Italian Pronominal Verbs

Verbs Conjugated With Two Pronominal Particles

Woman running through the streets
Darsela a gambe: to run away. Martin Barraud/Caiaimage/Getty Images

Italian pronominal verbs (verbi pronominali) are verbs conjugated with two different pronominal particles (particelle pronominali). In the infinitive, these verbs frequently end in -sene (such as tornarsene or vergognarsene) or else have other pronominal particles attached (such as mettercela or squagliarsela). Oftentimes these verbs are used idiomatically.

Intransitivi Pronominali

There are several pronominal verbs which are intransitive.

Examples include curarsene and partirsene, in which the reflexive pronoun si is used to emphasize the concept or describe a reciprocal action and the pronoun can mean "about it," "any," "some," or "from there." Note that the pronoun si becomes se when followed by another particle (partirsene and not partirsine).

Below is a list of some common intransitivi pronominali:

approfittarsene: to take advantage of something or somebody
curarsene (or prendersene cura): to be cured of
dirsene di tutti i colori: to call one another names
fregarsene: not to care (colloquial; to be avoided in formal situations)—Me ne frego.
guardarsene: to beware, to avoid
infischiarsene: not to care (colloquial; to be avoided in formal situations)—Me ne infischio.
intendersene: to be an expert
invaghirsene: to become infatuated; dated, but can be still encountered in written speech—Narciso vide il suo viso riflesso nell'acqua e se ne invaghì.

lavarsene (le mani): to wash one's hands of something
occuparsene: to take care of something
pentirsene: to regret something
sbattersene : not to care (colloquial; to be avoided in formal situations)—Me ne sbatto.
tornarsene: emphatic for —Basta! Me ne torno da mia madre!

Andarsene

The verb andarsene ("to go away"—used emphatically) is a frequently encountered Italian pronominal verb and can serve as a model for conjugating similar verbs.

Here are some examples of the verb andarsene used in a sentence:

"Vattene, non ti voglio più vedere!" (go away, I don't want to see you again)
"Me ne vado" (I'm going away)
"Perché ve ne andate?"(Why are you going away?)
"Se ne stava tutta sola in un angolo” (she was sitting in a corner all by herself);

Note when conjugating the imperative and gerund of andarsene and similar verbs that have two pronominal particles that both are appended to the conjugated verb (Andatevene!; Vattene!; Andiamocene!), while in other moods and tenses the pronoun ne, as well as the particles mi, ti, si, ci, and vi precede the verb. In addition, the particles make a phonetic change to me, te, se, ce, and ve.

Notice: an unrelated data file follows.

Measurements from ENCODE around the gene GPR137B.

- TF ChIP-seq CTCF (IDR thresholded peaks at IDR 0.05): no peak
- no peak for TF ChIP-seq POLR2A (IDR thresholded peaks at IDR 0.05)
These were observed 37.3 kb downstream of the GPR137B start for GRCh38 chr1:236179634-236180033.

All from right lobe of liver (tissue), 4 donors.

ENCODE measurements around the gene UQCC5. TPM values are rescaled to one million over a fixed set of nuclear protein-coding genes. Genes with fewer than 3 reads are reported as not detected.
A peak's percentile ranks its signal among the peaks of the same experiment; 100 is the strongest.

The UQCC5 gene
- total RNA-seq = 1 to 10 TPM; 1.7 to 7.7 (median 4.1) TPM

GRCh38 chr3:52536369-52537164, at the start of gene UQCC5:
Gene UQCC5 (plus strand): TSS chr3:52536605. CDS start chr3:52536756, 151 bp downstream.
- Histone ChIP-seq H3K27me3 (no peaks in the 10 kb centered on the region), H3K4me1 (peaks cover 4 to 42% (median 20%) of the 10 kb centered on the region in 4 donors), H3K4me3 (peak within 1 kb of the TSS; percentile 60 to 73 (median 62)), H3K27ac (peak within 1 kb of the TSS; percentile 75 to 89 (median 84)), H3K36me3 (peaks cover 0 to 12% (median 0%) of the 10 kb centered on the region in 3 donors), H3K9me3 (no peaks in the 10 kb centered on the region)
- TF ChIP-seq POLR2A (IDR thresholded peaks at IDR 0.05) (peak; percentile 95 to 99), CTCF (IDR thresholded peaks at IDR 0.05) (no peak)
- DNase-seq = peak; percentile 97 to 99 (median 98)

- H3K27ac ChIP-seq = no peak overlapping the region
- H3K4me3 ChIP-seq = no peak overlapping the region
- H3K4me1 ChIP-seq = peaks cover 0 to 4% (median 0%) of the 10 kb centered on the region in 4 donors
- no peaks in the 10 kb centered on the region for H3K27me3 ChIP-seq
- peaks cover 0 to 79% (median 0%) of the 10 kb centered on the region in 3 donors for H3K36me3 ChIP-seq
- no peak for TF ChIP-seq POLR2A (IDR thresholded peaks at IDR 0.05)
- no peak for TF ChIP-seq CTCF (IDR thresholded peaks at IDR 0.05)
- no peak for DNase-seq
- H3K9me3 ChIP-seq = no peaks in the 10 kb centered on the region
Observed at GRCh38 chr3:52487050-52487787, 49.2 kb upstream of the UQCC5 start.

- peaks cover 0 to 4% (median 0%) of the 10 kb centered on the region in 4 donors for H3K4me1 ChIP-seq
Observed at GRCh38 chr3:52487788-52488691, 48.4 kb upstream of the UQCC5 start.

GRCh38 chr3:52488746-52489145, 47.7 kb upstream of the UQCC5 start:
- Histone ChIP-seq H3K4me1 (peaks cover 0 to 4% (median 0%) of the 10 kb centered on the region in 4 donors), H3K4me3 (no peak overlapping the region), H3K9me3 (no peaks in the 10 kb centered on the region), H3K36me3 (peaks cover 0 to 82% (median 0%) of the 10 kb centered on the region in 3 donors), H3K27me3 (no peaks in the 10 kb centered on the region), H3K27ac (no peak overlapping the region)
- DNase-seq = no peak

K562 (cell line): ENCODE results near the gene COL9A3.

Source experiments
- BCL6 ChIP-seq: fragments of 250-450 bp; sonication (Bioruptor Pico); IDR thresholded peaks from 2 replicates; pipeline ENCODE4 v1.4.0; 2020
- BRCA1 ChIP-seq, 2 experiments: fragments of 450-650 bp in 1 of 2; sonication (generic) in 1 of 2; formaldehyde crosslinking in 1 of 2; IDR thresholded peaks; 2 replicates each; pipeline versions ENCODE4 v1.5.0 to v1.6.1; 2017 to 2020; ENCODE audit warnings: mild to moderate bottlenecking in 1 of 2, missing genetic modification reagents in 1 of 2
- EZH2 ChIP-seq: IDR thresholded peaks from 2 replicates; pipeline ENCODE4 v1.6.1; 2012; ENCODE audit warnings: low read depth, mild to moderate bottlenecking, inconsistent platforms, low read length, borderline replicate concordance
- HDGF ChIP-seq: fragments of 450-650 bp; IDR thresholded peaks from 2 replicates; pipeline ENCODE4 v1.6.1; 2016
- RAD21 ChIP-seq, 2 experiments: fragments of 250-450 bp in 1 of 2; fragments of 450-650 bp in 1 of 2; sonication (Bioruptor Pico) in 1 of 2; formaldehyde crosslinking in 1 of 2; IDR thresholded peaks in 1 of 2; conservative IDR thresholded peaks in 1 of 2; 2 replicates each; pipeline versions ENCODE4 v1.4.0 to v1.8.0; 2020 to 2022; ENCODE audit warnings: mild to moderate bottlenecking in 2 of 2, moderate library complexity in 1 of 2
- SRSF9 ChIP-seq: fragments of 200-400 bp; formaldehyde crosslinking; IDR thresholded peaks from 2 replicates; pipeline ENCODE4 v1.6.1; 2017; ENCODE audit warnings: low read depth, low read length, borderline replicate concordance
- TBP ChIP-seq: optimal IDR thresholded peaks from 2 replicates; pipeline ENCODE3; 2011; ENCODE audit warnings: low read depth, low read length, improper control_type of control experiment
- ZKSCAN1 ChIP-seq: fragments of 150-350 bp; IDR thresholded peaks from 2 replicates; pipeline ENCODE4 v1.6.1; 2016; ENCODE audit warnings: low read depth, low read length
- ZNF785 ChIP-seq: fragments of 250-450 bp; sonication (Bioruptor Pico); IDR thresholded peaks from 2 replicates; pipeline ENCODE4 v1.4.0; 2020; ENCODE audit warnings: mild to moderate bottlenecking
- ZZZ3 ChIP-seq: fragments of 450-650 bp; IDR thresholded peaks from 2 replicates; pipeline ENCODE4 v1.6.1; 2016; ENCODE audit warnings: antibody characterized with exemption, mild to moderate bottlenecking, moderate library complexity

Two Pronominal Particles

In addition to the ending -sene, some Italian pronominal verbs are formed with the reflexive particle plus a pronome oggetto (object pronoun), or else a combination with the particles ci and ne. These verbs frequently have idiomatic meanings also.

More Italian Pronominal Verbs / Verbi Pronominali

avercela: to be angry with
cavarsela: to get out of a difficulty—Siamo riusciti a cavarcela.
darsele: to come to blows—Carlo e Giacomo se le sono date per lei.
darsela a gambe: to run away
dormirsela: to sleep soundly— Io lavoro e lui se la dorme!

farcela: to manage—Scommetto che ce la farai a superare l’esame.
filarsela: to beat it—Potrebbero sorprenderci, è meglio filarsela.
godersela: to have a good time—Lui sì che se la gode!
intendersela: to have an affair—Sai con chi se la intende? Se la sono intesa per un anno e poi si sono lasciati.
mettercela tutta: do one's best
prendersela: to take offense
prendersela (comoda): to take one's time—Prenditela pure comoda, non c'è fretta.
squagliarsela: to sneak away—Ce la siamo squagliata per non incontrarli.
svignarsela: to sneak away—Appena possibile ce la svignamo.
trovarcisi: to find oneself
vedercisi: to see oneself doing something
vedersela brutta: to fear the worst